Yet I can’t ignore the pain of my past. It’s something I will carry with me, all the way to the end, I suppose.

And I’ve wondered if maybe America is also suffering from a bout of acute stress disorder. We are on edge.

So for now, maybe we simply need to sit in the middle of the road, to listen to one another, and to try to conjure love even in the midst of acute stress.

I continue to hope and believe that the birth of a child savior, God-enfleshed, is our most likely shot at peace. We may be limping, but at least we’re still on our feet.

Merry Christmas, friends. Here’s the Jones-Perry Christmas card for you:

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  • I wonder if more of us have physical manifestations of stress and don’t even realize it. Glad you are working through it & Merry Christmas to you & your family.

    • Shiphrah99

      And we do it so literally: “I just can’t stomach that” leads to digestive issues. “I wish she’d get off my back” (my personal favorite) has back pain. “I feel like I’m banging my head against a wall” gets headaches.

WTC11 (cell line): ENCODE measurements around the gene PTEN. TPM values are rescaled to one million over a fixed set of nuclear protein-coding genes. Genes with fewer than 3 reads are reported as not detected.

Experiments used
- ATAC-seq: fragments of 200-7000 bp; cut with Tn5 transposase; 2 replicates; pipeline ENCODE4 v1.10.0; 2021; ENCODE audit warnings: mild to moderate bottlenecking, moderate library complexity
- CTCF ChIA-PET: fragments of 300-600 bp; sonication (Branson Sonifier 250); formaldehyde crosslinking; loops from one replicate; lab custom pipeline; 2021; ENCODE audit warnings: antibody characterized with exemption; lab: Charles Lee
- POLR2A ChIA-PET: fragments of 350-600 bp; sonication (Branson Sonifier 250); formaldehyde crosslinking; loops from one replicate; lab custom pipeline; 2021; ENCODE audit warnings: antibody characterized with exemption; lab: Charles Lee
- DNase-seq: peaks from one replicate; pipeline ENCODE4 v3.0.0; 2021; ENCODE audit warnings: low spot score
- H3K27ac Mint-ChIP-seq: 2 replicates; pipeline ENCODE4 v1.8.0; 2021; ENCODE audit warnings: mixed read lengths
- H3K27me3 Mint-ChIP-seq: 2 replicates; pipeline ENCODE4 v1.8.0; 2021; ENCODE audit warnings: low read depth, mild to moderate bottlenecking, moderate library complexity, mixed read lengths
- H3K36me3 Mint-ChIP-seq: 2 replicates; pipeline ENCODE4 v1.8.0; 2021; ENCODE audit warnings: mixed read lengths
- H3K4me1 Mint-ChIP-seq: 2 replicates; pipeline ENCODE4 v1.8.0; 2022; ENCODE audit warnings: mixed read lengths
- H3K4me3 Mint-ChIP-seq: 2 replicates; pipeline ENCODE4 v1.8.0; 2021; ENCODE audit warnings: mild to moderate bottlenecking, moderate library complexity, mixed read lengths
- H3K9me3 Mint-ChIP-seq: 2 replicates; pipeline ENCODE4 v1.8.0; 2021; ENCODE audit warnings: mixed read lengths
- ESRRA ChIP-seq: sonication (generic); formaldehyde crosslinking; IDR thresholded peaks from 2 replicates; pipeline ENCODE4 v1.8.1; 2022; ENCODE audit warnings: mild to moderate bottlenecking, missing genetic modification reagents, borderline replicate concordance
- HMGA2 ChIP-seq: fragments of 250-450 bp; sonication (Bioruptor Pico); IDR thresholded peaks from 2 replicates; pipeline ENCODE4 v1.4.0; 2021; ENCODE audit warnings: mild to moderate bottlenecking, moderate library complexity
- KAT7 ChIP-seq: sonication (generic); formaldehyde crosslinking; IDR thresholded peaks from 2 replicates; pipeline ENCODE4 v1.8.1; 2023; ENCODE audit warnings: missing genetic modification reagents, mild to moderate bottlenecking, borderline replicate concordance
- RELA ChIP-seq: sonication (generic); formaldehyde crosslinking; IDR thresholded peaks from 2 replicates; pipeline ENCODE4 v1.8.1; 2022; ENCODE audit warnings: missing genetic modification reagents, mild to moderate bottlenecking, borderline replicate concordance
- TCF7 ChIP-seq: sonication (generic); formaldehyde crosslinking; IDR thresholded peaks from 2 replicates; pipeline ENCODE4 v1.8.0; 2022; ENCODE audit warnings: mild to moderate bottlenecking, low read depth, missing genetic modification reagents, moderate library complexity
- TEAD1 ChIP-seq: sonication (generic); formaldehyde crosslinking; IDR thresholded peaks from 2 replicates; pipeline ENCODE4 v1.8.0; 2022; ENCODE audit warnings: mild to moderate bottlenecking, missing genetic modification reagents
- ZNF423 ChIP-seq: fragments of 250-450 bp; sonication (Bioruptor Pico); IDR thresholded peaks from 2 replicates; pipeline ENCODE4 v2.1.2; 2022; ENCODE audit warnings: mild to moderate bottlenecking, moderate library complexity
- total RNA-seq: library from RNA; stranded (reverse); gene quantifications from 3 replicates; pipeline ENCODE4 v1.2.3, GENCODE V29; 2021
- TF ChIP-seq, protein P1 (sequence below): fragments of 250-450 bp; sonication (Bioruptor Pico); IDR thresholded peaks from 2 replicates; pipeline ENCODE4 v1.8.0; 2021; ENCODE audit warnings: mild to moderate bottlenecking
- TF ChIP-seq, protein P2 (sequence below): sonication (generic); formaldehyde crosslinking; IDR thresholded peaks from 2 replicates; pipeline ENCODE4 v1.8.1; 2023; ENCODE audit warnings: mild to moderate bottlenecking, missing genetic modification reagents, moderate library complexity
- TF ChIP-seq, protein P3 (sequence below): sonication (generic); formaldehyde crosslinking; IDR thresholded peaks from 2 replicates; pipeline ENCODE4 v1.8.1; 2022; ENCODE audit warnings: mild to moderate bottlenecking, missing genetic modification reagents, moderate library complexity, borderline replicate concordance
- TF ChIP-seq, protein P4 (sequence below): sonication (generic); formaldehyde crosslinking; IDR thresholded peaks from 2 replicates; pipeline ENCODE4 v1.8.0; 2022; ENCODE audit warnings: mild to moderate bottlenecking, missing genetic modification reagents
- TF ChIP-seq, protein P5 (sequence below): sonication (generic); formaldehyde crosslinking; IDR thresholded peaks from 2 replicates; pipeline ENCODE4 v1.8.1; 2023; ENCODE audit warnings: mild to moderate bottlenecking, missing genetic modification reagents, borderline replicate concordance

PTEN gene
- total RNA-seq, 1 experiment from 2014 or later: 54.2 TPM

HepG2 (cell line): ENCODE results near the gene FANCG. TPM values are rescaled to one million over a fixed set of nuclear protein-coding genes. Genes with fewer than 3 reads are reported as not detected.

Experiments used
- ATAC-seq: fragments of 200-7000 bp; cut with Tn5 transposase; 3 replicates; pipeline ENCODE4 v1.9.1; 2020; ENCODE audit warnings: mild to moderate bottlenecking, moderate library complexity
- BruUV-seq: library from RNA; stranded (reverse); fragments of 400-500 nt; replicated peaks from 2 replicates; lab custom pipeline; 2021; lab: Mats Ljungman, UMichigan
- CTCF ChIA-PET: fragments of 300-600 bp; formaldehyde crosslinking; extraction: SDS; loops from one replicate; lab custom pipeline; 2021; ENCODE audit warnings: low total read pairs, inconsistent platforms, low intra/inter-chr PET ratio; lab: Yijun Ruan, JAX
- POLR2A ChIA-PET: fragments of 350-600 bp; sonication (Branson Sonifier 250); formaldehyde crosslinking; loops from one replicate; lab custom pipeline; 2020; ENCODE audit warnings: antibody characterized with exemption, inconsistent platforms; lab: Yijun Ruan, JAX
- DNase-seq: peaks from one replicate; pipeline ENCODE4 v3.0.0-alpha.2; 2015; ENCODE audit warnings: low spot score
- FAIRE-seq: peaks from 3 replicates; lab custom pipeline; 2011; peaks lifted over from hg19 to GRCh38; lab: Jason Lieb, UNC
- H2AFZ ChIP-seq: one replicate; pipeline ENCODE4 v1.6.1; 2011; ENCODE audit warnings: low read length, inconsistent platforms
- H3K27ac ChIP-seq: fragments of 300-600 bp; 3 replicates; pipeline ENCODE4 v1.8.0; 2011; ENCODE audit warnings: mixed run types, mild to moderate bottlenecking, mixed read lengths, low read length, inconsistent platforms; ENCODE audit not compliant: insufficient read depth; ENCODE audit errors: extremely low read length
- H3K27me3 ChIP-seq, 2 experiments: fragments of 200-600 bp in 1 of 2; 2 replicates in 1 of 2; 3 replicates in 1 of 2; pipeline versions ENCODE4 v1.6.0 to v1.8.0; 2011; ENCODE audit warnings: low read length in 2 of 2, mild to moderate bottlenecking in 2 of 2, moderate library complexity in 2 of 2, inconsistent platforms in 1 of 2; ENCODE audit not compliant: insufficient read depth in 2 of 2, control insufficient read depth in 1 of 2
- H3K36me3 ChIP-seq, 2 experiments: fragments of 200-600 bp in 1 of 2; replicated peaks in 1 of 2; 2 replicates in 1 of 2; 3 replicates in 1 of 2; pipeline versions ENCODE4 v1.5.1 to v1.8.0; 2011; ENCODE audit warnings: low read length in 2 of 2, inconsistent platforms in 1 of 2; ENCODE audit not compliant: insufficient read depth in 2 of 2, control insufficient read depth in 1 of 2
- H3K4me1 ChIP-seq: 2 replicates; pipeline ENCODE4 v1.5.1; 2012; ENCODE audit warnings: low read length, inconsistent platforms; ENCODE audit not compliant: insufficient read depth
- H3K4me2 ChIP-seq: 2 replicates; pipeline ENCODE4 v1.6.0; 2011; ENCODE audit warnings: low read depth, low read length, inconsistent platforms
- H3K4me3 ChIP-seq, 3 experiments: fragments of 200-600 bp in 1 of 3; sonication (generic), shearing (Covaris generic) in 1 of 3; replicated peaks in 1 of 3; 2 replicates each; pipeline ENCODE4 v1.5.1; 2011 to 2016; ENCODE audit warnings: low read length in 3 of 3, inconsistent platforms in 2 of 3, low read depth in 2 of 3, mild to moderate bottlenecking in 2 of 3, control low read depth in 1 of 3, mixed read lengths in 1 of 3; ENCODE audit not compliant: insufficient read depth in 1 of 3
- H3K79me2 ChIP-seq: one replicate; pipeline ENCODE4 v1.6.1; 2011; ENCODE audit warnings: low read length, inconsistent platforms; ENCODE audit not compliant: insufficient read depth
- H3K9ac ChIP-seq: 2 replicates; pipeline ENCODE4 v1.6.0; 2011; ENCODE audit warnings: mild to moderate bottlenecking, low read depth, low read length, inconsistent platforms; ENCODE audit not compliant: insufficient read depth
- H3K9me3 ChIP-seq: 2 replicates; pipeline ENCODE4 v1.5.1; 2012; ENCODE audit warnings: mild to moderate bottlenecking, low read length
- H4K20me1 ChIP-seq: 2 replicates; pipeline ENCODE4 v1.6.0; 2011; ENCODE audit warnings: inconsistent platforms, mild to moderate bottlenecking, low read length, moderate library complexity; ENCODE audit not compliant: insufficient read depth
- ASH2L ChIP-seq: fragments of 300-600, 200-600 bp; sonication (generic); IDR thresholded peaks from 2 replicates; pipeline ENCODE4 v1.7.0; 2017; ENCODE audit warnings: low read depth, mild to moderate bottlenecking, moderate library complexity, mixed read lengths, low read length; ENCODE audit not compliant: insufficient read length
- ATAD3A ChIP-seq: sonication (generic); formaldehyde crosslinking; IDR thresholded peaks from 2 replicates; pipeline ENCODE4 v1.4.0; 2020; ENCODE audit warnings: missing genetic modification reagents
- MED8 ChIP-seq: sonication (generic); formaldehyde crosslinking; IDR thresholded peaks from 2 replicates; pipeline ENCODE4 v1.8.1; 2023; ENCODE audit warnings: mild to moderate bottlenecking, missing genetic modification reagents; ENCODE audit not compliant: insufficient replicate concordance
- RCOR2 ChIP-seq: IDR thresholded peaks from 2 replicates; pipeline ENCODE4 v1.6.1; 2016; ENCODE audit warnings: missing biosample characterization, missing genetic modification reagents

• Terri

        Then there’s “this person is a pain in the neck” or “a pain in the butt.”

  • BradC

    Peace of Christ to you and your family.

  • davehuth

    Do you remember that day when not much was going on and we weren’t doing much of anything, but we happened to be standing next to each other and chatted about nothing much? That was a great day for me, because now we’re friends. Grace and peace to you, pal.

  • Chris Estus

    Yet I can’t ignore the pain of my past. It’s something I will carry with me, all the way to the end, I suppose.

    Rob’s show last night relates to this. Also, the 9th Step discussion in recovery literature promises us that: “We will not regret the past nor wish to shut the door on it. We will comprehend the word serenity and we will know peace. No matter how far down the scale we have gone, we will see how experience can benefit others….”
    I like to say that the process yields the results.

    Also, being a part of a community of people whose core message is “Me, too” has kept me from jumping into moving traffic many times!!

    You are such a great guy and gift to many. Thanks for saying “Me, too” to all of us with anxiety problems in such a public forum.

  • Sorry to hear you went through this, Tony. Here’s hoping 2015 will prove better.